Since there’s no official Six Sentence Sunday this week (they’re moving the site) I thought I’d take the opportunity to totally break the rules and post way more than six sentences. So here’s a much longer excerpt of Erik’s Tale:
With a steadying breath, Christine crossed the drawing room. She stopped again in the doorway to the parlor. The disarray made it clear that he was not merely practicing. Erik was in a rage. She brought a hand to her mouth as a chill went through her. What if he had seen her with Raoul? What might he do to her? It would be safer to leave, to accept Raoul’s offer to take her away from here. To leave the Opera and never come back. To leave Erik.
She thought of the look in his eyes tonight, the way they shone with tears under Red Death’s mask. He’s a murderer. If he had seen her with Raoul, her life was in danger. She could not make herself believe it, though. Erik would not hurt her. She stepped around the overturned table and over the bits of costume strewn across the floor. Even trusting that he would not hurt her, she still had to battle fear when she reached the door of the music room. She opened the door wide.
Erik startled, his fingers slipping on the keys. He wasn’t wearing a mask. She only got a glimpse of his face before he brought his hands up to cover it. He did not turn to look at her but stayed hunched over the organ. She took a few slow steps into the room, her heart squeezed tight as she looked at him. “Erik,” she told him softly. “Take your hands away.”
“Why? So you can pity me?”
She gasped. Pity. She’d told Raoul on the roof that she pitied Erik, but how had he … He must have been watching them. Guilt flooded her as she imagined him watching them talk, watching them kiss. “I don’t pity you.”
“That’s what you told your lover,” he spat the word like a curse.
“You were there on the roof.” The sound she’d heard had not been her imagination.
“Yes, I was there. I saw … everything.”
She couldn’t recall ever feeling such shame. “I told him I pitied you, but I didn’t mean it.”
“Out of compassion, out of pity, you tell me you did not mean it. I can not stand any more of your pity. Take your pity and your compassion and get out of here.”
“Get out!” He whirled his hands still covering his face. “Get out!”
She backed away a few steps, then turned and ran.
Through the chaos in the parlor to the neat drawing room. She made it to the back door, her hand reaching for the hidden panel, but she stopped. She would not do this. She would not run away from him as so many others had. Christine took deep breaths to calm her racing heart. She had told Raoul she pitied Erik so that he would not be jealous. She told Erik she wasn’t seeing Raoul so he wouldn’t hurt him. How had she gotten herself into such a position? She cared for Raoul, and it had been so nice to kiss him on the roof and again when they said goodnight. She felt she might be falling in love with the handsome Viscomte. But it had also been nice to dance with Erik. For him she felt … she wasn’t sure.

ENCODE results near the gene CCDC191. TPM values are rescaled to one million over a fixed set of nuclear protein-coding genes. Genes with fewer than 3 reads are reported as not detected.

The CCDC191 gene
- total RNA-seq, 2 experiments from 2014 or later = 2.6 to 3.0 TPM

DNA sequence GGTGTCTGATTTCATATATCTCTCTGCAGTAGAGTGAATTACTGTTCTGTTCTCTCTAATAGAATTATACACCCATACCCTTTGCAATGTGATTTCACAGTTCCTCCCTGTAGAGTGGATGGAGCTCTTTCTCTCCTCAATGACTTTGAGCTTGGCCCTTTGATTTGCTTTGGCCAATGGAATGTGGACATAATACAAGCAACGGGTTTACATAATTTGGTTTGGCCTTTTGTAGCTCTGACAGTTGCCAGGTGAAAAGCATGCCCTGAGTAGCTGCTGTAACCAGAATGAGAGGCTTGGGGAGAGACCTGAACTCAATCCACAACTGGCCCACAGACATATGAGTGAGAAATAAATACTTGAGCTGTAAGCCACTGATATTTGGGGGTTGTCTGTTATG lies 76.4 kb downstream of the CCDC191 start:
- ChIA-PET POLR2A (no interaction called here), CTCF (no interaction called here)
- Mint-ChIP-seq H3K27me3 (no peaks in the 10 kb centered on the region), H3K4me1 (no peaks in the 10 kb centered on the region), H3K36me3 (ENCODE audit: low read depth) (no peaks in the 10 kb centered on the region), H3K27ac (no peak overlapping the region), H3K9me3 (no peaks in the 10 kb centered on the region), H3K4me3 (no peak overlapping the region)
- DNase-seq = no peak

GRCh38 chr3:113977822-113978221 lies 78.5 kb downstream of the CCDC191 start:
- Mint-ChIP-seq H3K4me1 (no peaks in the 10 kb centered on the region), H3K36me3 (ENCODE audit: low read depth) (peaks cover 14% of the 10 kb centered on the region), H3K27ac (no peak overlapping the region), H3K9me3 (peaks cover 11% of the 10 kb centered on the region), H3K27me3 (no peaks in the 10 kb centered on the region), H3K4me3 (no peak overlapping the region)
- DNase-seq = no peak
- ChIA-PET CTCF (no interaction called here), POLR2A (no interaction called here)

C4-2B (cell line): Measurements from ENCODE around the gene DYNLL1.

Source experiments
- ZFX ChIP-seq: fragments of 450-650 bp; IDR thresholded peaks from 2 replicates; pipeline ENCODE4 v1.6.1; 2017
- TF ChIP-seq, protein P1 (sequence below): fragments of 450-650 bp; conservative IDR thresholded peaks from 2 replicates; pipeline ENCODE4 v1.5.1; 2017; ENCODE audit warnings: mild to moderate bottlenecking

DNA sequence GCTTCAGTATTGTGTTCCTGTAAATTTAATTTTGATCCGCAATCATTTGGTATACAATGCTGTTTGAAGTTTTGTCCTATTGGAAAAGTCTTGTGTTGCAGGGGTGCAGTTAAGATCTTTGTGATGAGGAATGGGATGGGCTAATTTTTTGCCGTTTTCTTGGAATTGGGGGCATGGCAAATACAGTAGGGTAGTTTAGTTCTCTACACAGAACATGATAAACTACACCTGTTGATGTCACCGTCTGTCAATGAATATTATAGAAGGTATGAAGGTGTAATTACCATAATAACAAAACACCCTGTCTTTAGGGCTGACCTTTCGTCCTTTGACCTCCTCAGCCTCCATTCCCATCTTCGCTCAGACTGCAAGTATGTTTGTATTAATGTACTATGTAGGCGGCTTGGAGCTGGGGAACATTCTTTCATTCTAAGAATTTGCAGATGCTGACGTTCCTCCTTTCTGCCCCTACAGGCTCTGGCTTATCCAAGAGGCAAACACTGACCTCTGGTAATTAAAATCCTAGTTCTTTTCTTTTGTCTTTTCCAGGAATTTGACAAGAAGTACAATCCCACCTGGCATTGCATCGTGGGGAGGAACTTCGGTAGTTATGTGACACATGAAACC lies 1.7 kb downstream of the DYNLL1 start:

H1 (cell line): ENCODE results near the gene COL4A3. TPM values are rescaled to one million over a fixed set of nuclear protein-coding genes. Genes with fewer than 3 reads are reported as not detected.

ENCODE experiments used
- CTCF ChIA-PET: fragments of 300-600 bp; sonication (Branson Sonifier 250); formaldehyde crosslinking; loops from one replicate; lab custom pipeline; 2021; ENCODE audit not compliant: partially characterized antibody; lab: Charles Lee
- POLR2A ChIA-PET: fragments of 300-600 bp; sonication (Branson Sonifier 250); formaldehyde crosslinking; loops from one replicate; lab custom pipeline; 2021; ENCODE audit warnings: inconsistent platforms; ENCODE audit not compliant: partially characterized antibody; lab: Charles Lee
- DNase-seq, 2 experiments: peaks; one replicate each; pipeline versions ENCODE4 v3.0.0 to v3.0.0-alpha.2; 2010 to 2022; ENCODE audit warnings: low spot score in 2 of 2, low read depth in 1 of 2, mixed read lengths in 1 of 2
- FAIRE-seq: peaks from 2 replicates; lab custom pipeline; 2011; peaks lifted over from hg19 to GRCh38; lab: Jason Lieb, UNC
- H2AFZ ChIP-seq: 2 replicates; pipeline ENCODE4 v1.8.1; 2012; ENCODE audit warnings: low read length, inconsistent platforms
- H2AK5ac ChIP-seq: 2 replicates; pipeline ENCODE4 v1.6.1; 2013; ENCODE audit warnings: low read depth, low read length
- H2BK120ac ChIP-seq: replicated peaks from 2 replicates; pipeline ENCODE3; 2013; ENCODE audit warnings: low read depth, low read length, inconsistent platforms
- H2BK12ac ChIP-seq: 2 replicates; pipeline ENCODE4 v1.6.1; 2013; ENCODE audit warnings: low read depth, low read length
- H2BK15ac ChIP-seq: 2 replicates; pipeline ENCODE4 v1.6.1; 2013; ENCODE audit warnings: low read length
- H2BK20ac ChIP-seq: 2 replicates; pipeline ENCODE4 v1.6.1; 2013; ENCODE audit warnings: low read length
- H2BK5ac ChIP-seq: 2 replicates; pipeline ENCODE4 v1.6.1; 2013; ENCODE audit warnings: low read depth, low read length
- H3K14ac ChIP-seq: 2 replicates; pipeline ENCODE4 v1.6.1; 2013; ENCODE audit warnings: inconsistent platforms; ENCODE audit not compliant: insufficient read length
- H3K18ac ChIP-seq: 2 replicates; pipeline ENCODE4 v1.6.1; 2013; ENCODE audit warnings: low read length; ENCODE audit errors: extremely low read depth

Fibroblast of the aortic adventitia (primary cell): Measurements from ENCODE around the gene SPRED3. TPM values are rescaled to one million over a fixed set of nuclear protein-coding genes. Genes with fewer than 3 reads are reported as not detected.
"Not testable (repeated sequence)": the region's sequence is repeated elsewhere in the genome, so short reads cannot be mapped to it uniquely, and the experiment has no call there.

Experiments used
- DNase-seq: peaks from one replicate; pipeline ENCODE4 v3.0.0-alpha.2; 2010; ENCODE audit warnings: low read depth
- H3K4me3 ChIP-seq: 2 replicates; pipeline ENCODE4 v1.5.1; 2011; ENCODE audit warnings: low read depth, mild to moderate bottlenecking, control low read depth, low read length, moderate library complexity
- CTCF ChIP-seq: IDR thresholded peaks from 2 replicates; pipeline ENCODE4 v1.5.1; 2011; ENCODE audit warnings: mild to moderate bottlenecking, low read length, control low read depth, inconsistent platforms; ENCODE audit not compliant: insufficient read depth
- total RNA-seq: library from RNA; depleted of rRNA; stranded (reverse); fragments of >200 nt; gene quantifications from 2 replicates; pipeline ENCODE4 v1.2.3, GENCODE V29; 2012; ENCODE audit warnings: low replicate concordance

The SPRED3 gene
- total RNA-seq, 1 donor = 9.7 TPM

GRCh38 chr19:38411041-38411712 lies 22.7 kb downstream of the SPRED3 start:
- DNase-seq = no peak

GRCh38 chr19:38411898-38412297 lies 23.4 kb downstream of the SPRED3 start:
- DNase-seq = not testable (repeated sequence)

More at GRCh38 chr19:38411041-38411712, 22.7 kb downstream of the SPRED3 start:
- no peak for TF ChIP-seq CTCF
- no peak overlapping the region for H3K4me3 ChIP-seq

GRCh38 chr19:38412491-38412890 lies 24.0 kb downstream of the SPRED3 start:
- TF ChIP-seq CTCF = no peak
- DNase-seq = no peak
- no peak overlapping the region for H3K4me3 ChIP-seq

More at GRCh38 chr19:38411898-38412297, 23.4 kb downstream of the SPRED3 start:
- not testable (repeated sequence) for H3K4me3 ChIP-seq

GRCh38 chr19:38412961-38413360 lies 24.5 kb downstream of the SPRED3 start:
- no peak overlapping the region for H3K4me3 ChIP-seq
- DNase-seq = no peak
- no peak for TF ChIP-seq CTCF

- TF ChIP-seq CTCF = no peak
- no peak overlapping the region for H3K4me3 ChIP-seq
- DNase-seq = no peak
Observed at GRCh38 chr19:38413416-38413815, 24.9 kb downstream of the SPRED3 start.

Christine turned away from the door and went back to the music room. Erik knelt on the floor beside the organ, sobbing. He was half turned away from her and when she entered he made a choked sound and covered his face again. “I told you to get out.”
“I am not your servant to be ordered around.”
“Leave me alone.” His voice was raw. “Please.”
“No.” She walked over and knelt beside him.
His shoulders hunched tight and he leaned away from her. Tears dripped from the bottom of his chin. “Go back to your handsome Raoul.”
“Take your hands away.”
He did not move.
She wrapped her hand around one of his wrists and pulled gently. “Please.”
Slowly, very slowly, Erik lowered his hands. He kept them close to his face, ready to cover it again. Then just as slowly he turned toward her. He was tense, almost cringing, like a dog that expected a blow. Christine studied his skull like face, the face that had made her scream the first time she saw it. Her memory of his face was true, but it did not make her want to scream this time. The shock of it was dulled from that first experience and she could look at him with a kind of detachment. He stared back at her, the fear in his eyes becoming confusion. Tears still leaked from his eyes, leaving tracks down his too-pale skin. Looking at him didn’t make her afraid, or disgusted. It made her heart ache. She reached up with her thumb and brushed a tear from his face.
Erik gave a great shuddering sigh that shook his whole body. “Christine …”
She pulled him against her and he clung to her, sobbing like a child. She did feel compassion for him, and pity. But there was something more.